The Chicago Eight Trial (1969–1970): Deconstructing the Image of Public Enemies

By Marianne Debouzy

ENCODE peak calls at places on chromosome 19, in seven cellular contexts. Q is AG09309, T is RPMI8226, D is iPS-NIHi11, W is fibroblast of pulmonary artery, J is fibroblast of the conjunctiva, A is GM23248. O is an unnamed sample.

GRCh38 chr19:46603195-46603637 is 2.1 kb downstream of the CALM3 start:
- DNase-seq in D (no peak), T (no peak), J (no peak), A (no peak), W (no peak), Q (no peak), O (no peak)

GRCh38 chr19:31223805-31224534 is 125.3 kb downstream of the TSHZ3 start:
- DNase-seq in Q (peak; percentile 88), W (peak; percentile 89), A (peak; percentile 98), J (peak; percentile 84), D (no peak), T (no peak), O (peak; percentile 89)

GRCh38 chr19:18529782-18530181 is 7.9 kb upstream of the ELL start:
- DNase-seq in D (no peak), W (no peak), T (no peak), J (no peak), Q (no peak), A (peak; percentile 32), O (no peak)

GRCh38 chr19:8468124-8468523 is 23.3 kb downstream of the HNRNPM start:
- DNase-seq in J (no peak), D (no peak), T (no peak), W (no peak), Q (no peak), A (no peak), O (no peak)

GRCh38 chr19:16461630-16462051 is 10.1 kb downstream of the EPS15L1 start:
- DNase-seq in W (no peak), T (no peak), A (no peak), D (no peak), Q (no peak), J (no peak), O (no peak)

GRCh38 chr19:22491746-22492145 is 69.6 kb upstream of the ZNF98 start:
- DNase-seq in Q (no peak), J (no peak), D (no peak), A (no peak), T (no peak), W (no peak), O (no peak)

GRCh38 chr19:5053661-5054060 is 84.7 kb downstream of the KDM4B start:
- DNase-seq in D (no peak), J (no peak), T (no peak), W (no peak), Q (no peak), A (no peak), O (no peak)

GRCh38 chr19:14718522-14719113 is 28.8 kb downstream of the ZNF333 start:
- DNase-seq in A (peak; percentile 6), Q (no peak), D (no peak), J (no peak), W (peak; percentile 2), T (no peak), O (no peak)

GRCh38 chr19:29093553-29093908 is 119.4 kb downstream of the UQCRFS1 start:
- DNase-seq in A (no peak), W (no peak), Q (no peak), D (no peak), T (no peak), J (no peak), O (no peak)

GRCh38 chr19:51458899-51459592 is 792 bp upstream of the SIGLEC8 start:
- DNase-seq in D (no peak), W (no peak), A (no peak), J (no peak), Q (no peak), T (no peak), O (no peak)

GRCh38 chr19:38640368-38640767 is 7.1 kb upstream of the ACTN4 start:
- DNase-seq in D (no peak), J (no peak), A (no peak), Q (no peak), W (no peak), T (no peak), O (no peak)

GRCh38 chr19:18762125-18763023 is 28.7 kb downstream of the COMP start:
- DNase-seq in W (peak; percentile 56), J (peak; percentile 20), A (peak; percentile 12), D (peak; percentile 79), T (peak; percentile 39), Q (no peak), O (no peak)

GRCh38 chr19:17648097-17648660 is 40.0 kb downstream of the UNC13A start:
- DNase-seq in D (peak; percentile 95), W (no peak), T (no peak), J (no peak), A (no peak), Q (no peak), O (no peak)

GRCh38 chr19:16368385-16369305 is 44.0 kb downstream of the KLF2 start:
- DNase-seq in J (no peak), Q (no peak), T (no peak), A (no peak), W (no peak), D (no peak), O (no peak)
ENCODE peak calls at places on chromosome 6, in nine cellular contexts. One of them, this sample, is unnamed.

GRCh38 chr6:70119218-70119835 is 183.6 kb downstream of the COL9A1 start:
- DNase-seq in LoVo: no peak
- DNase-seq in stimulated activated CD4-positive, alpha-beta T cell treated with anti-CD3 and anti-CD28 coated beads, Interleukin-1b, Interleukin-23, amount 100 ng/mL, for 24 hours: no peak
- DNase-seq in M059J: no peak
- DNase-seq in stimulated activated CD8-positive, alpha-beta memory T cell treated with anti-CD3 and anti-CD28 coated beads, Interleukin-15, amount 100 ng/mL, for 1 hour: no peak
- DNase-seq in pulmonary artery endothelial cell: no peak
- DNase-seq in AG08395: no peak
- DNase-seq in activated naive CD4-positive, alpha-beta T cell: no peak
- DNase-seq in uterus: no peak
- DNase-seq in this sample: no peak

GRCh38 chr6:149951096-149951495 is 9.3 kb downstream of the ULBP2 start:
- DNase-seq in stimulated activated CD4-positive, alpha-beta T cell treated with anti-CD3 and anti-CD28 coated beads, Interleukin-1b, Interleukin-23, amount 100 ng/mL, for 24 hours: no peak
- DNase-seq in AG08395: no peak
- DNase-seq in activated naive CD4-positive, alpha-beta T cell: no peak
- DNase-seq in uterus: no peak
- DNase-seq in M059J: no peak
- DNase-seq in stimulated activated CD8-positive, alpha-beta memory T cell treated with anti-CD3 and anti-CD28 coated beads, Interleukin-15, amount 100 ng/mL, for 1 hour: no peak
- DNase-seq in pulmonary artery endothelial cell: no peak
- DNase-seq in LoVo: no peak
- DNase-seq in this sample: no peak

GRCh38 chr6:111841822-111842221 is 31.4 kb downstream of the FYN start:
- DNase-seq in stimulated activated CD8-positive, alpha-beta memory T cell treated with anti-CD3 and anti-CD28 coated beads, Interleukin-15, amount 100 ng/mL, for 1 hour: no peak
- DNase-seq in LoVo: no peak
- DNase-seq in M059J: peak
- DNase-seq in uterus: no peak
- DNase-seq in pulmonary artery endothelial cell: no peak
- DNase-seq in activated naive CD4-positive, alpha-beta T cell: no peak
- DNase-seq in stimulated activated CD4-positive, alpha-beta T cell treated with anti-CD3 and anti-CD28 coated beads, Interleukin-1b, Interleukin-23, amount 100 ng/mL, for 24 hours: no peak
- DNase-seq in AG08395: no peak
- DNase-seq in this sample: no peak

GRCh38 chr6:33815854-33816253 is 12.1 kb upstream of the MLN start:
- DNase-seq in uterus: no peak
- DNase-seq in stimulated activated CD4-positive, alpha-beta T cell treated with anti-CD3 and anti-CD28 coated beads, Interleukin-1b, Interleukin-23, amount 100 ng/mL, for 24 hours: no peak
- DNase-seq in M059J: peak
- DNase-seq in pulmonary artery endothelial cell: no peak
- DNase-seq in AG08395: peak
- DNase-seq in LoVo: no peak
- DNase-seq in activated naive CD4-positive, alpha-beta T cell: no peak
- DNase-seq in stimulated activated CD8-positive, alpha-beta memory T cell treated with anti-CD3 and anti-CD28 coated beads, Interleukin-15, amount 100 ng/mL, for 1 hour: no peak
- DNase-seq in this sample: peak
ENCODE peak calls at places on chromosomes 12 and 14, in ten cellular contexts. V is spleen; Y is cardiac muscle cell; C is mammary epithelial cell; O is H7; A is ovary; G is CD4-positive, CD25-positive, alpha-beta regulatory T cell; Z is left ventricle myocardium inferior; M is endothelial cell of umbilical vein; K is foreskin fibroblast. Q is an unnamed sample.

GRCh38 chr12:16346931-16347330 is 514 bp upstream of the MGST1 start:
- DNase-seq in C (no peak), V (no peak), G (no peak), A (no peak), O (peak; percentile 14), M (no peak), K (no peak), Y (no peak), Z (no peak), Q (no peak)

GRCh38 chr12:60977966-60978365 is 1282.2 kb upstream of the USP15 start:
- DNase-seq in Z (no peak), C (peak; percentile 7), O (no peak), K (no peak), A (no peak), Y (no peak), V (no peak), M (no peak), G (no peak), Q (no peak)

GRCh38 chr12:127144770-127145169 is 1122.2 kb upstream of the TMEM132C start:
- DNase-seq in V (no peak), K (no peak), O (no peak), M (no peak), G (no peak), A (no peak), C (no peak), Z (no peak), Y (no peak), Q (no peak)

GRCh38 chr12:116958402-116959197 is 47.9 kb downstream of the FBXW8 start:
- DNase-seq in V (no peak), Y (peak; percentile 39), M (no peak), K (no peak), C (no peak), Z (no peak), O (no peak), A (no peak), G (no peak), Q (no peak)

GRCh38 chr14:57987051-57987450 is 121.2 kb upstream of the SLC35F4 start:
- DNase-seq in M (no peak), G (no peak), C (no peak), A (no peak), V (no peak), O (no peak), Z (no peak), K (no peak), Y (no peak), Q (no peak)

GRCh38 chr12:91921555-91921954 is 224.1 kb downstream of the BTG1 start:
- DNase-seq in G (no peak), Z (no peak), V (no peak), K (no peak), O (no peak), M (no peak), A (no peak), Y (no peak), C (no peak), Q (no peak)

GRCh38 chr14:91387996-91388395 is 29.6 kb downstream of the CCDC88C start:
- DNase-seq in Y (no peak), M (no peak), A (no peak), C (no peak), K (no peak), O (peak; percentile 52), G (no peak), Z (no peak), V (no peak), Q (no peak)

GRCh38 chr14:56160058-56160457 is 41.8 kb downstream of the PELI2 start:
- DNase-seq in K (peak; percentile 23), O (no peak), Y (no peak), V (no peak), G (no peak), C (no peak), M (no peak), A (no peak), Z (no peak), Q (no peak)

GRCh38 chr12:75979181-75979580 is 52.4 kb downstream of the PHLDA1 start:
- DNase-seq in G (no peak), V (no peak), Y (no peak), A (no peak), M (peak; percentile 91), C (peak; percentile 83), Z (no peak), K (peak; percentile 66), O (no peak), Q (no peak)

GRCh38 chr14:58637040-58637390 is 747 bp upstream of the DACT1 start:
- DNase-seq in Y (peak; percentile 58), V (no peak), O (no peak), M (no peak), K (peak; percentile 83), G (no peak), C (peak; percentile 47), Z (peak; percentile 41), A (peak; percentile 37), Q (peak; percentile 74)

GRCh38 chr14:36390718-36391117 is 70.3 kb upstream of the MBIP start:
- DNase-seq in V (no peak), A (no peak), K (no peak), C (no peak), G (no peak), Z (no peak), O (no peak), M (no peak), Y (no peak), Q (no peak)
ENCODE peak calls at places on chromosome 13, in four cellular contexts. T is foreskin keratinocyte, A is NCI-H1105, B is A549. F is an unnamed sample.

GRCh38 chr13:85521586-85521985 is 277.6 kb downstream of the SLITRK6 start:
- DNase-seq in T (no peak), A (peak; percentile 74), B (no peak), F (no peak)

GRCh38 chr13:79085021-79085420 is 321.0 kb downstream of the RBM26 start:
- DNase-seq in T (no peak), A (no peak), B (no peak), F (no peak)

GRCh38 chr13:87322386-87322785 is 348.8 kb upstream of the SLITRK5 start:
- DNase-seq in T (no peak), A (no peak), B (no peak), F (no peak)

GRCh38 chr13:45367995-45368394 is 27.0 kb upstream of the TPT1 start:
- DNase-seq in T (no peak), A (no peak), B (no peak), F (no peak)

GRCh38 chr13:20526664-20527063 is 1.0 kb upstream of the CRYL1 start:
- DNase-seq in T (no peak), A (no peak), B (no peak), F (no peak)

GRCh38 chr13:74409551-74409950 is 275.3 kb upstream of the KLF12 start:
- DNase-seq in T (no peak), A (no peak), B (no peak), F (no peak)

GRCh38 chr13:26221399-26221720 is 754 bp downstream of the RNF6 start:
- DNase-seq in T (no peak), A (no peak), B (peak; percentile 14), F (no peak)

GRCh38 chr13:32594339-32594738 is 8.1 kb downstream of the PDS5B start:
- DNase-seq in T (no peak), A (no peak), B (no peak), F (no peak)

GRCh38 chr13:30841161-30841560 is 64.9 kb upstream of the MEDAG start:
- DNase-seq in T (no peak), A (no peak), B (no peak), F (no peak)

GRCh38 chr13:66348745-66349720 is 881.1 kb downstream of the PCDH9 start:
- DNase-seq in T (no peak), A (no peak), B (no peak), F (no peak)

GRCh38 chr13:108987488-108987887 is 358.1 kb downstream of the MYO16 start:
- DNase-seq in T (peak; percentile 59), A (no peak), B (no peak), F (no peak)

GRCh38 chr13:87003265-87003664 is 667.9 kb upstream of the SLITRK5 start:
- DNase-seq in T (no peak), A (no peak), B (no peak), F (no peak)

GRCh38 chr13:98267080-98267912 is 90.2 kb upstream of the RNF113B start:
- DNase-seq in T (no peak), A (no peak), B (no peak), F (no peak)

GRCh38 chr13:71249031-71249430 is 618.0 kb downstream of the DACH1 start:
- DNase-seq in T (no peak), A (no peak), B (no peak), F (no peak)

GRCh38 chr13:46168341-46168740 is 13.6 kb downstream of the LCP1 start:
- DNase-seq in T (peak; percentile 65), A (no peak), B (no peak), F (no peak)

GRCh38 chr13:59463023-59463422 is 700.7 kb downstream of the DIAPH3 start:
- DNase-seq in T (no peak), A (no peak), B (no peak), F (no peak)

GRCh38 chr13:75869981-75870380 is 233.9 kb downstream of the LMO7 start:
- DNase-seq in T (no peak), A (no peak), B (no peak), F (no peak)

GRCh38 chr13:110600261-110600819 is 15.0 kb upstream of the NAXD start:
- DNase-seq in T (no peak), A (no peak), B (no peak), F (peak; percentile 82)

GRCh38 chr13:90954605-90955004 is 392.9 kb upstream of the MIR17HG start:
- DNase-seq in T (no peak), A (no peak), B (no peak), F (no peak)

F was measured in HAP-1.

The Chicago Eight trial (September 1969–February 1970) concerns eight people accused of conspiracy after the summer 1969 riots that broke out during the Democratic National Convention in a context of increasing unrest due to the war led by the United States in Vietnam. Attorneys William Kustler and Leonard Weinglass had to fight on several fronts throughout the trial. While having to assume their roles as law experts and making sure that legal proceedings should be respected in spite of several instances of power abuse by Judge Julius Hoffman, they stressed the political character of justice and of their clients' actions. They needed to deconstruct the criminal image and public enemy portrait brushed of their clients by the prosecution and media alike while at the same time attempting to requalify a criminal trial as a political trial. Several means were used to establish the political character of the trial. The attorneys notably anchored their clients' actions in a tradition of riot that stemmed from the very foundations of the United States. The way W. Kustler conceived his role as “lawyer of the antiwar movement” and his questioning of the judicial system were far from popular within legal circles however. Both attorneys also led a constant fight against the suspicious means used by the prosecution, which went against the most elementary laws of the judicial system (such as manipulating the jury for example). In several ways, the trial contributed to the evolution of the attorneys' practice of the law, the latter being liable to suffer from the judge's sanctions.


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